Edit: I did not originally intend to write this post. But the words spilled out, so here it is.
I’m sure by now it’s obvious I’m back in the classroom as a regular education teacher and no longer a specialist since I haven’t posted in awhile. Transitioning to a new position takes even more time and effort than fine-tuning each year as we all know since we’ve all had at least one and usually more “first years.”
The thing I always find so interesting when it comes to any big change is how people always ask which you enjoyed more – being a coach or a teacher? Single or married? Kids or no kids? It’s natural to ask that I suppose, I mean I find myself asking the same question to others experiencing changes however for me, the answer is typically the same for it all…its not that one is better than the other, it’s just that they’re different. It’s a different set of rewards and problems in each situation.
My dad was married 3 times, the longest to my mom, his 3rd and final wife. He was also almost 16 years older than her. Now that I’m an adult, I’ve learned more about my parents’ marriage and all they survived as a couple and my mom has revealed to me that my dad had told her (as he had also told me early in my own marriage) that when you want to throw in the towel and call it quits, to remember that when its all said and done and you’re with someone else, you’ll just find a different set of problems with whoever you end up with next. Nothing is perfect.
My husband and I have often discussed this. We were the first to marry in our circle of friends and the first to add kids to the mix. We’ve been through more than most couples at our age and stage in life. There have been times when we’ve both wanted to throw our hands up in disgust and despair and just walk away.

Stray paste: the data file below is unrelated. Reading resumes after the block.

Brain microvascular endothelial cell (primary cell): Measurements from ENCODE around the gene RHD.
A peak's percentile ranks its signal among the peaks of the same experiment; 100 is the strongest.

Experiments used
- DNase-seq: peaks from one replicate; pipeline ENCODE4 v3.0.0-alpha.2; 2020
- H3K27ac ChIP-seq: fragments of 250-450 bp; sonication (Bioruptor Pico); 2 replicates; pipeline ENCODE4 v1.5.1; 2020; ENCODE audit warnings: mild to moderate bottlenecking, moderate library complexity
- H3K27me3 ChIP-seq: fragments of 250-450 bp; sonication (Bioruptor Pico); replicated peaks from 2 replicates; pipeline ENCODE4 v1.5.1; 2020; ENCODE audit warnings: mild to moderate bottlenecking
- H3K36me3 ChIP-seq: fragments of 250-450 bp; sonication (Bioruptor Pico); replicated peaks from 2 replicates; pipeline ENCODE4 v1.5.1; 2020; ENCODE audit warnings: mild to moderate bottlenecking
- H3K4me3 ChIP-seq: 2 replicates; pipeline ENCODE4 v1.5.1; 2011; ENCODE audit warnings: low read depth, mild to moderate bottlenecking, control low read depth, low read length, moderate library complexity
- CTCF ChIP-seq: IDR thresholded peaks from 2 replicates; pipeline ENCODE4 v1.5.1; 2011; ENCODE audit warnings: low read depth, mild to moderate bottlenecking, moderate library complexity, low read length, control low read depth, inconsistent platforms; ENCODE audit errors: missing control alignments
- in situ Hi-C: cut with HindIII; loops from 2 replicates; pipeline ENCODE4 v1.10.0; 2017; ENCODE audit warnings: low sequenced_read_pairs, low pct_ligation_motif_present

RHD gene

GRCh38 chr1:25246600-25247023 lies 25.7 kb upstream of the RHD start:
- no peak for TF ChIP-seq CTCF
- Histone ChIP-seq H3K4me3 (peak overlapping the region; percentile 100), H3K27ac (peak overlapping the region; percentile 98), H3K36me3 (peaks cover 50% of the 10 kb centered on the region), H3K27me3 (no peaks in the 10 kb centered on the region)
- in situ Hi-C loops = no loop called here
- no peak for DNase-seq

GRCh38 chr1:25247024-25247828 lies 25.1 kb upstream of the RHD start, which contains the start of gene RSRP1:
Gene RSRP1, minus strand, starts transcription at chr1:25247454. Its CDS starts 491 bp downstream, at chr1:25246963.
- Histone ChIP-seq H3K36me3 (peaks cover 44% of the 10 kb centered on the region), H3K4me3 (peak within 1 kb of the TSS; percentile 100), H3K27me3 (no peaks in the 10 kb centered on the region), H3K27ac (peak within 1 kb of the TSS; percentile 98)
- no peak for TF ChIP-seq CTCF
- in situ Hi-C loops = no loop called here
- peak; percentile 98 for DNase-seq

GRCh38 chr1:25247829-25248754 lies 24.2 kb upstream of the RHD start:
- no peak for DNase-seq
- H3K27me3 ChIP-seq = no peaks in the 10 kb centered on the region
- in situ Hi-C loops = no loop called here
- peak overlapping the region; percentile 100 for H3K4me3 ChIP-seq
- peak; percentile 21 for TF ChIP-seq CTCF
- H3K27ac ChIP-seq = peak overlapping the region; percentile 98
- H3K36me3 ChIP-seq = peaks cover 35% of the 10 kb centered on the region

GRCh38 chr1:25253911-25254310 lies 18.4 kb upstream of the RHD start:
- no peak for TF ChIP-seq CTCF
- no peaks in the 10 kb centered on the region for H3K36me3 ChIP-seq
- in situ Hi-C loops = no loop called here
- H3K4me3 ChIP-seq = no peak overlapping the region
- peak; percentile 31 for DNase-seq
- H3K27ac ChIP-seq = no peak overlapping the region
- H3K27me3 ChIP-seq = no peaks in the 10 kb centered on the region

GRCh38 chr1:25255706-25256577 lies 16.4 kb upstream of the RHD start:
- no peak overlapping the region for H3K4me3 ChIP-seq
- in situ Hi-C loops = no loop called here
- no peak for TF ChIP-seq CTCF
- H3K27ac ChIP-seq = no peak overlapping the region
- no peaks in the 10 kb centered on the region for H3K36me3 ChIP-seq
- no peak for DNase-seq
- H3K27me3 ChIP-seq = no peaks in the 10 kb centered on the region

Thankfully, we haven’t both wanted to give up at the same time. And we both have taken my dad’s words of wisdom to heart. We’ve begun to build a life and family together during our nearly 8 years of marriage. We both have several good reasons to justify walking away from the other – if we really wanted to. But we know our set of problems and we know if we abandoned what we’ve started, we would just eventually walk into a new set of problems. A different set of problems.
So we choose to stay. We choose to love each other thru the ugliness…and oh, is there ugliness some days. Maybe most importantly, we show each other grace and forgive. Not all the time – I mean, we aren’t saints! But when it counts, when it’s big, when one of us knows deep down the other is so unlovable but needing our grace and forgiveness more than ever, that’s when we choose to show it and forgive.
This isn’t an easy task. We aren’t that couple that doesn’t fight or forgives easily. Basically what I’m saying is that neither of us married Jesus. But we keep trying. We keep choosing to forgive and love even when deep down we are feeling like maybe the other doesn’t really deserve it. And while it isn’t easy at the time, for me at least, it does get a bit easier with time. Because when I have those moments when I’m faced with the choice to either explode with rage or respond with love, I’m often flooded with memories of the moments when Big Daddy B could have easily stomped all over my broken pieces but instead chose to pick me up and put me back together.
So while I’m not typically an emotional person, in fact I’m not really a fan of having feelings at all, a time in my life has presented itself in which I need and want to publicly acknowledge my husband for being my rock, forgiving me, and loving me when I was at my most unlovable thus far in my life. For better or for worse and oh my, have we seen some of the worse my love. But we can survive anything. I ❤️ you.